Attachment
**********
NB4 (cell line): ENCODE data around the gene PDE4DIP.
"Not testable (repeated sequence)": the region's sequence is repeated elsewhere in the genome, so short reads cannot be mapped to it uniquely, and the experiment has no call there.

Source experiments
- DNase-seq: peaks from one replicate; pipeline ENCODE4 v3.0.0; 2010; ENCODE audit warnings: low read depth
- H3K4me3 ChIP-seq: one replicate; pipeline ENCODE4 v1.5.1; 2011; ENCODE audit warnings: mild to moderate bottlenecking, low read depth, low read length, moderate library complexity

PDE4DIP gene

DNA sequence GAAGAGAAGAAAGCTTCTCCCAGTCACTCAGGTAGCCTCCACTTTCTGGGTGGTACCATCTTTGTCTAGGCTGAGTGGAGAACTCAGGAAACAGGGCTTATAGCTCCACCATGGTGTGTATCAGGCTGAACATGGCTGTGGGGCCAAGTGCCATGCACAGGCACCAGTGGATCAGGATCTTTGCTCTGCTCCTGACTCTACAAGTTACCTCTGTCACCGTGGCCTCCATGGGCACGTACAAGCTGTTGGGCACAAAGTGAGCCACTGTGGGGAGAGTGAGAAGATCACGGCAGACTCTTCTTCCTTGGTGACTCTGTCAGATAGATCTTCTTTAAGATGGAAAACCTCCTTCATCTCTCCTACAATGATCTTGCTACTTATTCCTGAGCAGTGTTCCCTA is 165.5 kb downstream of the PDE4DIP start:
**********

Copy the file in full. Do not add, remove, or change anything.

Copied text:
NB4 (cell line): ENCODE data around the gene PDE4DIP.
"Not testable (repeated sequence)": the region's sequence is repeated elsewhere in the genome, so short reads cannot be mapped to it uniquely, and the experiment has no call there.

Source experiments
- DNase-seq: peaks from one replicate; pipeline ENCODE4 v3.0.0; 2010; ENCODE audit warnings: low read depth
- H3K4me3 ChIP-seq: one replicate; pipeline ENCODE4 v1.5.1; 2011; ENCODE audit warnings: mild to moderate bottlenecking, low read depth, low read length, moderate library complexity

PDE4DIP gene

DNA sequence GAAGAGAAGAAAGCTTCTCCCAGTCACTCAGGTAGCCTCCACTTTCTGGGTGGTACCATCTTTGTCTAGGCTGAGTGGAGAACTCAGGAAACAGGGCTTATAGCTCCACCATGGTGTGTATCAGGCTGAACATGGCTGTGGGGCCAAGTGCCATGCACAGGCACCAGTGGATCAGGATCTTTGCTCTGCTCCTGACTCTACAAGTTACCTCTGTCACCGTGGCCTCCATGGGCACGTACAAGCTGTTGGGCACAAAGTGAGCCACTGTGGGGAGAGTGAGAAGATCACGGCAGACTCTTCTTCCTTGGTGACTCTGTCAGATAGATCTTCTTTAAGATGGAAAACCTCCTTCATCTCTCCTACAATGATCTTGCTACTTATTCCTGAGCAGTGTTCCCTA is 165.5 kb downstream of the PDE4DIP start: